The slope and elasticity of a linear demand curve are extremely closely linked, but where the slope itself is just a measure of how much demand changes given a change in price, elasticity is a description of what that slope means. Elasticity relates slope to the profitability of price changes.
A linear demand curve means that a change in price in any direction brings about a linearly proportional change in demand. If a 5 percent increase in price results in a 10 percent decrease in demand, a 10 percent increase in price results in a 20 percent decrease in demand. The slope of a linear demand curve is usually negative. The slope represents how quickly demand decreases with an increase in price.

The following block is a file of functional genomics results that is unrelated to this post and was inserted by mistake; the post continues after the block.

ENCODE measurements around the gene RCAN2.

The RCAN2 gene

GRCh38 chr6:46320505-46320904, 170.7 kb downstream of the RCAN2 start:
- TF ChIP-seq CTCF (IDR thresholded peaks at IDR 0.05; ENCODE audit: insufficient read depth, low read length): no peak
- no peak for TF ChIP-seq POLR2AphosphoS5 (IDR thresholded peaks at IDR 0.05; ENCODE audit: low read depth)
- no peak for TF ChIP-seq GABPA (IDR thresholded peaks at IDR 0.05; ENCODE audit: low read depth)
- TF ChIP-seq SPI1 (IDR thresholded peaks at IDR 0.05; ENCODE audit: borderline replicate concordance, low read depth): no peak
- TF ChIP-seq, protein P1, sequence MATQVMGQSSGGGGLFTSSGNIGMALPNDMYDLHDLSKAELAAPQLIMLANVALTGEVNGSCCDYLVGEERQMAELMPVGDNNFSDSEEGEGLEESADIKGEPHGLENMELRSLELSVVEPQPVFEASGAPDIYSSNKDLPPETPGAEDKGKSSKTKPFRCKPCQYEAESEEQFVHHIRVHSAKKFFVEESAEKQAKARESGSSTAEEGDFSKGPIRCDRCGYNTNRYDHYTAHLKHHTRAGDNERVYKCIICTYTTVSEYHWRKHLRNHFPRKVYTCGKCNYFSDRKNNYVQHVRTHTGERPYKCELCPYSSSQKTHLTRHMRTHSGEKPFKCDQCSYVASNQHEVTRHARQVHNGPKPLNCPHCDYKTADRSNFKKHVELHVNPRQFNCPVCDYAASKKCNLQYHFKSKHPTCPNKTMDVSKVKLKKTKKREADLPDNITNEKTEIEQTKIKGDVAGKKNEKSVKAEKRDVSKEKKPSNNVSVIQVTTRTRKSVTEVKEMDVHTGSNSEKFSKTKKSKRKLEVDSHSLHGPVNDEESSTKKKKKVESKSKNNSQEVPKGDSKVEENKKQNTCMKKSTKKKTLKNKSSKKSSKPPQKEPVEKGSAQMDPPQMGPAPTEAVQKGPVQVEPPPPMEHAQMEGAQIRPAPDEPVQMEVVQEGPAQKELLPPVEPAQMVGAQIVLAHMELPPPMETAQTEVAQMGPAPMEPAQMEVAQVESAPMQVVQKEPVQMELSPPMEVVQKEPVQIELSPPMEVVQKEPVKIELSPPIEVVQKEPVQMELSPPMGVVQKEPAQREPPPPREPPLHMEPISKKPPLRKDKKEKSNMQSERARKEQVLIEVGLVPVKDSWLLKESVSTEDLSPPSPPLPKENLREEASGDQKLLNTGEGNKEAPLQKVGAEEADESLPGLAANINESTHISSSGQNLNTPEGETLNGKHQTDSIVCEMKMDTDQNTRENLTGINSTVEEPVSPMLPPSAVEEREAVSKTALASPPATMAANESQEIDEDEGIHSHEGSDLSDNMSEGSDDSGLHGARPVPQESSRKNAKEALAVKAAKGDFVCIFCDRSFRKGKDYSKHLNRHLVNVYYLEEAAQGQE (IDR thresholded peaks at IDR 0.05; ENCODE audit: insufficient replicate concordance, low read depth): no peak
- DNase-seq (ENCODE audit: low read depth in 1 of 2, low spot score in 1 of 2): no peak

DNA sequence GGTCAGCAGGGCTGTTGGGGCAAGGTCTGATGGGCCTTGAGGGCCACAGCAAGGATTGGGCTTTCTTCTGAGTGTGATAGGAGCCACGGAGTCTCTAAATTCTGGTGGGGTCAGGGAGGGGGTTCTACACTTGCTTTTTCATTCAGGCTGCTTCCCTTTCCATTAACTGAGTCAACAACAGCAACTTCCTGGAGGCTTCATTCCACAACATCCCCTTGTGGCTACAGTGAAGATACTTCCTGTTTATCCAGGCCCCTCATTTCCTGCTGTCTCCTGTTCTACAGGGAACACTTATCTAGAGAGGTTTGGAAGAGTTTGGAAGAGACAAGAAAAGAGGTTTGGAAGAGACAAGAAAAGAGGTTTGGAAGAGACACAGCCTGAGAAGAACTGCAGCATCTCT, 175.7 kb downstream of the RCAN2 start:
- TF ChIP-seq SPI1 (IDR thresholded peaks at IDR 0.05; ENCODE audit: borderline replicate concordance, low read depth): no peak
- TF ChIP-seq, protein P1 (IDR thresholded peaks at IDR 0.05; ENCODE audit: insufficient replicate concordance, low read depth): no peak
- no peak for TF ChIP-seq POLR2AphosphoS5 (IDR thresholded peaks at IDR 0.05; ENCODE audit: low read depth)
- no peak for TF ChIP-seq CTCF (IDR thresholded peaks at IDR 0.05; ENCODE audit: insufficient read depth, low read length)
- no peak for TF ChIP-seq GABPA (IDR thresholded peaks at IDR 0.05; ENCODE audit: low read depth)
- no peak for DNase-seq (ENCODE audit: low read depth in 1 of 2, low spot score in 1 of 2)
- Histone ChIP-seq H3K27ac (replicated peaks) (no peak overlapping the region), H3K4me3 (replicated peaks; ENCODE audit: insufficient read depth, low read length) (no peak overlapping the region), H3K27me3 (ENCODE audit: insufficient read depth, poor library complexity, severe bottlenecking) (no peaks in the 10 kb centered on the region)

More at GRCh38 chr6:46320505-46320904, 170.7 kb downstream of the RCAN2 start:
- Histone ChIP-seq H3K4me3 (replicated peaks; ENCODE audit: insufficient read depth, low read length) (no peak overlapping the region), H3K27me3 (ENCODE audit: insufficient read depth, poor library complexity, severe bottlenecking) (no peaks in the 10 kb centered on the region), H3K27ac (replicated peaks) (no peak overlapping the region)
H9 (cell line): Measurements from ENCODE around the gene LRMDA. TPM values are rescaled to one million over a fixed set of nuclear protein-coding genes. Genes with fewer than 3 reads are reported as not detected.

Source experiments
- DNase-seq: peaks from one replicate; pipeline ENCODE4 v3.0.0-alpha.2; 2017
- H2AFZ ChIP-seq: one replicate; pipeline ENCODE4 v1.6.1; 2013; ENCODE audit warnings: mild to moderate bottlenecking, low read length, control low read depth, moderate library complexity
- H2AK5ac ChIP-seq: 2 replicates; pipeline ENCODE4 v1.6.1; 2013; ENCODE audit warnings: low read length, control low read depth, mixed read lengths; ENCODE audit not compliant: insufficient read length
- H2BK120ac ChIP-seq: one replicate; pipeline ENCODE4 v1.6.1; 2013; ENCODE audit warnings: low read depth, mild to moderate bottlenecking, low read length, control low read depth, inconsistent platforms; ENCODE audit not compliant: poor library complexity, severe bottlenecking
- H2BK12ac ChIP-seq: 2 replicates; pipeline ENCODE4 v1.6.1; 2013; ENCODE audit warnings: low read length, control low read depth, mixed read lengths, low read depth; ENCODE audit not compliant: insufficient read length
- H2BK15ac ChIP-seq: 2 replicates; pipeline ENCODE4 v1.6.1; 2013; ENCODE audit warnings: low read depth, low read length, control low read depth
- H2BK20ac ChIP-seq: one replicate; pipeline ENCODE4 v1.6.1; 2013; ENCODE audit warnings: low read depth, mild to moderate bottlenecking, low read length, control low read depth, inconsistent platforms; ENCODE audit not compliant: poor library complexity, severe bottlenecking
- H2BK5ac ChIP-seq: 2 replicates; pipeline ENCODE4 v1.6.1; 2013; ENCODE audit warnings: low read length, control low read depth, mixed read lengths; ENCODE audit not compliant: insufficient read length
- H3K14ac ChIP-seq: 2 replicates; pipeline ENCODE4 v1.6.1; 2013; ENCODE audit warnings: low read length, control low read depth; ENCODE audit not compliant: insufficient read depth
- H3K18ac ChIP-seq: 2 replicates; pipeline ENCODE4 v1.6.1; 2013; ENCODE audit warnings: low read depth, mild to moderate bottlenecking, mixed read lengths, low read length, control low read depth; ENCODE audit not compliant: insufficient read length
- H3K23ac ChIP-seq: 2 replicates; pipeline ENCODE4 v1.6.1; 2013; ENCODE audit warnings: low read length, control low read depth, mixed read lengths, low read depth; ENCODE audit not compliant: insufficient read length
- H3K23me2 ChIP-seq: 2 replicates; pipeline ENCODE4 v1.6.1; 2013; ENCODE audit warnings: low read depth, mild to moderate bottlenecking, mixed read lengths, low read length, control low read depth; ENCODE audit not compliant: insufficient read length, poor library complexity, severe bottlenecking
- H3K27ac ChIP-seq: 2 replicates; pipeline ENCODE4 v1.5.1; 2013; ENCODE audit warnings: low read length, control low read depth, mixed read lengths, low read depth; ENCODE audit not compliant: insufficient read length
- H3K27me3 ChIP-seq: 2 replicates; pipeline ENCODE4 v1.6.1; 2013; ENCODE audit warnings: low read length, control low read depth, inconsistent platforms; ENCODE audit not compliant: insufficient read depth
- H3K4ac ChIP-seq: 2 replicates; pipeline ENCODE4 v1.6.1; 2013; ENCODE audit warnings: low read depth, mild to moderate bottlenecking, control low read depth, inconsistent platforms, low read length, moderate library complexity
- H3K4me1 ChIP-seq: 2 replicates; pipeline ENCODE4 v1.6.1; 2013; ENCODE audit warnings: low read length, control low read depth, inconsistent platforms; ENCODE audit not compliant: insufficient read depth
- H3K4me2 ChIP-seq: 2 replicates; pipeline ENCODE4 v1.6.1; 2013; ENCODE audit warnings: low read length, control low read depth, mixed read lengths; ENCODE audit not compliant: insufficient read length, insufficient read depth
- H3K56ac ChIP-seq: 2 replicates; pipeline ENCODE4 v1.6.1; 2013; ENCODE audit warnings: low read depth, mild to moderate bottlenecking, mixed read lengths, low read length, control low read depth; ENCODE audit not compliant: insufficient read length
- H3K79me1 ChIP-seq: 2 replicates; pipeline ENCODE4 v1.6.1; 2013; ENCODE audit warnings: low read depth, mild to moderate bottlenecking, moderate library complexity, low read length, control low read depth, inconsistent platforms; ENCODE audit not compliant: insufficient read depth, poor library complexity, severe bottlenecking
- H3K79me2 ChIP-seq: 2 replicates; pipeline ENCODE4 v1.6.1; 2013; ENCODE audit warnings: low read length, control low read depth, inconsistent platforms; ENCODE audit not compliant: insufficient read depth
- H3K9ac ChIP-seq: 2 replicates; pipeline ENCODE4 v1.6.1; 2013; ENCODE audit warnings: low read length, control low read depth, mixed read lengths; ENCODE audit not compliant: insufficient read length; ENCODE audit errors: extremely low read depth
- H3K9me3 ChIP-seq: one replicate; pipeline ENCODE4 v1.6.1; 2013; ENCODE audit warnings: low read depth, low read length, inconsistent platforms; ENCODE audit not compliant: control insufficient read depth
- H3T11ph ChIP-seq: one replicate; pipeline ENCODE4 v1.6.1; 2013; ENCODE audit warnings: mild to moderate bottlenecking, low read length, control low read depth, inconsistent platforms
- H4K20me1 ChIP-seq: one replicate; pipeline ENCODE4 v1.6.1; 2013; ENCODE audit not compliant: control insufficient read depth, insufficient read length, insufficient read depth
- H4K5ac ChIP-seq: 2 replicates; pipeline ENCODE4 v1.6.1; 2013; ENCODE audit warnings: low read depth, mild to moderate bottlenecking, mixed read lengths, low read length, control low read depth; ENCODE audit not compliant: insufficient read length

A slope with a low magnitude represents an inelastic demand. This means that demand remains high despite an increase in price. Elastic demand, on the other hand, changes easily, and is represented by a steep linear demand curve. This means that an increase in price creates a relatively large decrease in demand. Elasticity is calculated by dividing a resulting percent change in demand by a given percent change in demand. A quotient over one is said to mean that the demand curve is elastic, while a quotient under one indicates inelasticity.